Blood pressure soars for Apotex, prez over patent

Violated Merck’s rights in Apo-Enalapril

The Federal Court of Canada has held Apotex and its president, Bernard Sherman, in contempt for taking a very literal interpretation of a patent infringement injunction.

Merck & Co. had claimed that Apotex was infringing its patent in Apo-Enalapril, a drug for treating high blood pressure. On December 14, 1994, the court issued a permanent injunction restraining Apotex from selling its cheaper generic version, and it ordered Apotex to deliver its inventory to Merck or destroy it.

Sherman read the judgment and, after consulting Apotex’s lawyer, determined that the company could continue marketing Apo-Enalapril, the largest-selling prescription drug in the Canadian market, until the judgment was formally filed in the court offices.

On December 15, 1994, Apotex sold 20 times the normal amount, with sales totalling $9-million. Its lawyer then learned that Merck was relying on case law that said that it was contempt of court to violate the terms of an injunction even before it was filed.

So, on December 16 Apotex stopped dealing in Apo-Enalapril and sought a hearing to stay the injunction. The court advised that, until the judgment was filed, there was nothing to stay.

Taking this as a green light, Apotex again began selling the drug, but the court then indicated that it agreed with Merck’s view of the case law on contempt. Before the day ended, Apotex again stopped selling the drug.

The injunction became final on January 9, 1995, but it excluded third parties with Apo-Enalapril in inventory.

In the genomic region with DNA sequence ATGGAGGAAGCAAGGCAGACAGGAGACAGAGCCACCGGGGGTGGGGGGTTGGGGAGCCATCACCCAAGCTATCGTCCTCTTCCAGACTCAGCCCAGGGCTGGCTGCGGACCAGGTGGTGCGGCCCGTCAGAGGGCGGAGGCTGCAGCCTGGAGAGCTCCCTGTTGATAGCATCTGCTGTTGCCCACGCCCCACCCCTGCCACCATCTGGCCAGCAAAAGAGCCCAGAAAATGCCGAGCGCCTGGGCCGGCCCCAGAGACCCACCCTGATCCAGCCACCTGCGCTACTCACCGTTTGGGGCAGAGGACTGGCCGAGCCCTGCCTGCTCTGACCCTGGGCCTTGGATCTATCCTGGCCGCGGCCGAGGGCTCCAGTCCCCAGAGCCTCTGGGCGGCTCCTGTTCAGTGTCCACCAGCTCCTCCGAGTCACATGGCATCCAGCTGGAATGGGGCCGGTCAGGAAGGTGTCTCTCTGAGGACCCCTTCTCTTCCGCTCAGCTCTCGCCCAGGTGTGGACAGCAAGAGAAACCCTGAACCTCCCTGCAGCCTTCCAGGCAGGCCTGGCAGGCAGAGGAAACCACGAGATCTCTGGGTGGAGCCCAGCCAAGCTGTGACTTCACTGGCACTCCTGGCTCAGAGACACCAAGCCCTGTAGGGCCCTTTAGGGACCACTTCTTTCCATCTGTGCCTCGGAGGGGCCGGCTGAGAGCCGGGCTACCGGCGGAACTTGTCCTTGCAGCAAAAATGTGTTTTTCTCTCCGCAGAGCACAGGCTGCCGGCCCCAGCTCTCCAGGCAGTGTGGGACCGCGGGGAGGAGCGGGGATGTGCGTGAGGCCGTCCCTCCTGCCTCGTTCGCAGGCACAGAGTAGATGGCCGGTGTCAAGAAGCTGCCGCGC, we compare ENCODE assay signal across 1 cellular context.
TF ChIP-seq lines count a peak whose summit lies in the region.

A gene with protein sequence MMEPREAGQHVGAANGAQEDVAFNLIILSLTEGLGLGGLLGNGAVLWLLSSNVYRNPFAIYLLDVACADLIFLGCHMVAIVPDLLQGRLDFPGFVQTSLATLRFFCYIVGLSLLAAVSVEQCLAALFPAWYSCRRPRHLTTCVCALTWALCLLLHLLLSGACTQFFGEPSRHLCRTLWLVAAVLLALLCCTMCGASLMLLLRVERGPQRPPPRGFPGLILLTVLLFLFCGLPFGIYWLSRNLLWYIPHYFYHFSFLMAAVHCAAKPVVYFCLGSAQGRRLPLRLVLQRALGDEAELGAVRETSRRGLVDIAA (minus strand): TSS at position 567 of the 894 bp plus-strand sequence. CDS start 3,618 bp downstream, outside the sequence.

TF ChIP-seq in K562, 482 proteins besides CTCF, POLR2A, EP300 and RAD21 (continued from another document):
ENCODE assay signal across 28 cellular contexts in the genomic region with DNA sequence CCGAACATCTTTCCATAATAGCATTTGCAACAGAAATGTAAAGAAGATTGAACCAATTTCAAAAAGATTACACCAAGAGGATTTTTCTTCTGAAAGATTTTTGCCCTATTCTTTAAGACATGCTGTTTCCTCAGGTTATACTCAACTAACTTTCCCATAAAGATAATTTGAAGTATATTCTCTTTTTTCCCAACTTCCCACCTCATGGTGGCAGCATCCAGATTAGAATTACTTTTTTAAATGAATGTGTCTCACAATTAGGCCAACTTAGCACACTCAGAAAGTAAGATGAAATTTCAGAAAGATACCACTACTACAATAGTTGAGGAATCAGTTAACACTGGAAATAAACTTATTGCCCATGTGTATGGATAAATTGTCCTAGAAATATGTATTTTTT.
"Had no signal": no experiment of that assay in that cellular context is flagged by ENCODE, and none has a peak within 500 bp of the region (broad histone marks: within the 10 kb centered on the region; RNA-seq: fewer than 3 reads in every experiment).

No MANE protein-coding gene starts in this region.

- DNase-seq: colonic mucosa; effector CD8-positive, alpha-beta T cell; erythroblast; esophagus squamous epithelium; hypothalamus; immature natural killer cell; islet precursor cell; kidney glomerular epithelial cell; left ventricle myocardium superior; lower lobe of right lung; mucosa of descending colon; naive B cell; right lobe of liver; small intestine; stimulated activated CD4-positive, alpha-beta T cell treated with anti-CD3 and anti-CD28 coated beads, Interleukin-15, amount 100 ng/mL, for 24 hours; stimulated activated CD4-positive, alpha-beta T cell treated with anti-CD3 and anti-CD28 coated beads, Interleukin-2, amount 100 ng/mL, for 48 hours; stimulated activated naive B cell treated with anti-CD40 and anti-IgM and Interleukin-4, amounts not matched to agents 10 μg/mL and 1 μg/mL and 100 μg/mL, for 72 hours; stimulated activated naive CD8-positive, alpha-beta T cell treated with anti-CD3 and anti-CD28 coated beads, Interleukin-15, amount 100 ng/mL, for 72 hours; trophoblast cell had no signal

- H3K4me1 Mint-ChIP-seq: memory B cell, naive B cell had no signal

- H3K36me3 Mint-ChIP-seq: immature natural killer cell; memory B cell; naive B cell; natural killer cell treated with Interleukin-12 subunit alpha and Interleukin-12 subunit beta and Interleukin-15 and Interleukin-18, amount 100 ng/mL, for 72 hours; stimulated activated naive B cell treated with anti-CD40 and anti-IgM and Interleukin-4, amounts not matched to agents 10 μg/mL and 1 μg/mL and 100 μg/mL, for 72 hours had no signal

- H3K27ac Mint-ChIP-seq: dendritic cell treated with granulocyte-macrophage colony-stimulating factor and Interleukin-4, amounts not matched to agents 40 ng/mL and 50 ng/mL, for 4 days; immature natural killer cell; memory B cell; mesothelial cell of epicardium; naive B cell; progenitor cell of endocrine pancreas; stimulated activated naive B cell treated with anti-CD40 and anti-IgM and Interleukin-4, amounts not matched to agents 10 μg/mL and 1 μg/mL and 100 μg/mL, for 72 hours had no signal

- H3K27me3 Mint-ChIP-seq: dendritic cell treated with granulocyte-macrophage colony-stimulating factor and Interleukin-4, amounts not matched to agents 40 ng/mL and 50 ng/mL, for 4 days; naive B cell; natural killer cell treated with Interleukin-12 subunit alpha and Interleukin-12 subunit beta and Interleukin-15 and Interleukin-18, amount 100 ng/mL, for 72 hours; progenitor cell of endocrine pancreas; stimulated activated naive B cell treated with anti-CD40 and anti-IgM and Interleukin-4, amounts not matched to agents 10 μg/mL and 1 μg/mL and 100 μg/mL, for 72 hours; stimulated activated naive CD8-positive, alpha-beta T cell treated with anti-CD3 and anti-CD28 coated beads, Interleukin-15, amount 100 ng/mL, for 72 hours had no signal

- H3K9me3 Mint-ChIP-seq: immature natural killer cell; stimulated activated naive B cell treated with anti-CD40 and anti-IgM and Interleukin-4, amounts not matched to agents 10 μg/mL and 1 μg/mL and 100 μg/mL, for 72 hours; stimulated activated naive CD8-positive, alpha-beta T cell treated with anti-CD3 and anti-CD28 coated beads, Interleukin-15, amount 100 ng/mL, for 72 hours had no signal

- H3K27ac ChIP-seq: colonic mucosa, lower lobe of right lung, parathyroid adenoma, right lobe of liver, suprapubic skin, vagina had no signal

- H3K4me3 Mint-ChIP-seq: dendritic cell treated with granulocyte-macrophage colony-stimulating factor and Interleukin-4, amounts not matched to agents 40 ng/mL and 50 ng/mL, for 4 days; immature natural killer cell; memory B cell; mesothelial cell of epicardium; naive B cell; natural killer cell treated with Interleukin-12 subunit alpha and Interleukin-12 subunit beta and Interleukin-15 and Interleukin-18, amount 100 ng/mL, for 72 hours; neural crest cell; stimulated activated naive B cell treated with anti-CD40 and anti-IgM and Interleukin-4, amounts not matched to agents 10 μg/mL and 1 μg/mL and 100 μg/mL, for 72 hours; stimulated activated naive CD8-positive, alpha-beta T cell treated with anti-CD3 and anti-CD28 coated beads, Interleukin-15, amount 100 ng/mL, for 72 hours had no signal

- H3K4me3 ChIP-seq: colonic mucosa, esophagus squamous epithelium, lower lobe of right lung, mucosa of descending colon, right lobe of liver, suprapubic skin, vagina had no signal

Apotex suddenly cancelled its usual policy of accepting returns of such inventory and assisted customers who wanted to get rid of the drug, acting as their intermediary in resales.

In some cases, Apotex subsidized discounts and paid agency fees to assist its customers in transferring the drug to buyers.

Merck brought Apotex and Sherman back before the court, claiming that, except for during a brief period around Christmas 1995 when the injunction was stayed, all of these sales and the assistance with transfers of inventory amounted to contempts of court on the part of Apotex and its president.

The court has agreed with this view, and the penalties will probably be quite heavy, when the court sets them.

The court has found Apotex and Sherman both guilty of violating the original order.

As well, it says that Apotex violated the final order. The court admits that there was no breach of the injunction until the formal order was filed. However, as Apotex’s directing mind, Sherman knew of the injunction’s terms from the beginning and, by selling the drug on December 15 and 16, he and Apotex interfered with the orderly administration of justice and impaired the authority and dignity of the court.

It was no excuse, the court advises, that the judgment was not formally entered. The temporary injunction order clearly said that Merck’s infringement claims were valid. In other words, even if the judgment did not become literal law until Merck filed it in the court offices, it was already law in spirit, and it was disingenuous to say otherwise.

Apotex similarly interfered with the orderly administration of justice, the court holds, in facilitating sales among third-party vendors and purchasers in January 1995. The allowances Apotex paid amounted to incentives given by it to avoid loss of the goods.

However, the court adds, Sherman was not guilty of facilitating the sales as there was no evidence that he personally knew of or participated in the scheme. A vice-president had done so on the Apotex’s behalf.

For more information:

Merck & Co. v. Apotex Inc., Federal Court of Canada file T-2408-91, Mar. 7/00.

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